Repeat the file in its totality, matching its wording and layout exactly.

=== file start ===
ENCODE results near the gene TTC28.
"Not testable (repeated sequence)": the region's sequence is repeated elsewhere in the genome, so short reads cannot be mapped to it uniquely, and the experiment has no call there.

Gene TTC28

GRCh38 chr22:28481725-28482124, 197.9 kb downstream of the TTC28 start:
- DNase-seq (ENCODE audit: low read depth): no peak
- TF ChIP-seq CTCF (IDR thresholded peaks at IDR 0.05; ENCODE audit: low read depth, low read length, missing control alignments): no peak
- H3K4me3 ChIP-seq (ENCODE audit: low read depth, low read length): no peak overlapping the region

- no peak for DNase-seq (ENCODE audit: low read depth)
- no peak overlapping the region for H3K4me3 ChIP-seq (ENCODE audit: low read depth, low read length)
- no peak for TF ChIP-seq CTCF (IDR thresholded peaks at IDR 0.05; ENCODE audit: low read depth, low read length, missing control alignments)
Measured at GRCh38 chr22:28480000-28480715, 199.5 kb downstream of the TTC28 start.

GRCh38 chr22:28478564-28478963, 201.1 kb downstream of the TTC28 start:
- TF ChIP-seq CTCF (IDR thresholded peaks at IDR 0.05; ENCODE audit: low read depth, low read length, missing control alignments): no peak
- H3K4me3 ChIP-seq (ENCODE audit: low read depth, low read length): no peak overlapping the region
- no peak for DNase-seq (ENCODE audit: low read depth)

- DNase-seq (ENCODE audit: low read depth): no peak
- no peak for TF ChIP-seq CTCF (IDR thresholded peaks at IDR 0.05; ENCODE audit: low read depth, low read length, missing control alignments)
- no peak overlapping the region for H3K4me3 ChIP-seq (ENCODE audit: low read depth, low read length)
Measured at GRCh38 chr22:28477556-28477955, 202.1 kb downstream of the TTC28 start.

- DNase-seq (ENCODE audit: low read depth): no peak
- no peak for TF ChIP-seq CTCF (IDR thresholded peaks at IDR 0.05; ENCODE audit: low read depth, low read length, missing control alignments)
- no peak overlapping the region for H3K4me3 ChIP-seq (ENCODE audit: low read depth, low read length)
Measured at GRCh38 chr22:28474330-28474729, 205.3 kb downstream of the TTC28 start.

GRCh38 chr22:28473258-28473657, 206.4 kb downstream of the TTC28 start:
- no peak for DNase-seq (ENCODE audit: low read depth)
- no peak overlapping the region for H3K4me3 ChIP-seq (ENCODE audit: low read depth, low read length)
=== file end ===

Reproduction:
ENCODE results near the gene TTC28.
"Not testable (repeated sequence)": the region's sequence is repeated elsewhere in the genome, so short reads cannot be mapped to it uniquely, and the experiment has no call there.

Gene TTC28

GRCh38 chr22:28481725-28482124, 197.9 kb downstream of the TTC28 start:
- DNase-seq (ENCODE audit: low read depth): no peak
- TF ChIP-seq CTCF (IDR thresholded peaks at IDR 0.05; ENCODE audit: low read depth, low read length, missing control alignments): no peak
- H3K4me3 ChIP-seq (ENCODE audit: low read depth, low read length): no peak overlapping the region

- no peak for DNase-seq (ENCODE audit: low read depth)
- no peak overlapping the region for H3K4me3 ChIP-seq (ENCODE audit: low read depth, low read length)
- no peak for TF ChIP-seq CTCF (IDR thresholded peaks at IDR 0.05; ENCODE audit: low read depth, low read length, missing control alignments)
Measured at GRCh38 chr22:28480000-28480715, 199.5 kb downstream of the TTC28 start.

GRCh38 chr22:28478564-28478963, 201.1 kb downstream of the TTC28 start:
- TF ChIP-seq CTCF (IDR thresholded peaks at IDR 0.05; ENCODE audit: low read depth, low read length, missing control alignments): no peak
- H3K4me3 ChIP-seq (ENCODE audit: low read depth, low read length): no peak overlapping the region
- no peak for DNase-seq (ENCODE audit: low read depth)

- DNase-seq (ENCODE audit: low read depth): no peak
- no peak for TF ChIP-seq CTCF (IDR thresholded peaks at IDR 0.05; ENCODE audit: low read depth, low read length, missing control alignments)
- no peak overlapping the region for H3K4me3 ChIP-seq (ENCODE audit: low read depth, low read length)
Measured at GRCh38 chr22:28477556-28477955, 202.1 kb downstream of the TTC28 start.

- DNase-seq (ENCODE audit: low read depth): no peak
- no peak for TF ChIP-seq CTCF (IDR thresholded peaks at IDR 0.05; ENCODE audit: low read depth, low read length, missing control alignments)
- no peak overlapping the region for H3K4me3 ChIP-seq (ENCODE audit: low read depth, low read length)
Measured at GRCh38 chr22:28474330-28474729, 205.3 kb downstream of the TTC28 start.

GRCh38 chr22:28473258-28473657, 206.4 kb downstream of the TTC28 start:
- no peak for DNase-seq (ENCODE audit: low read depth)
- no peak overlapping the region for H3K4me3 ChIP-seq (ENCODE audit: low read depth, low read length)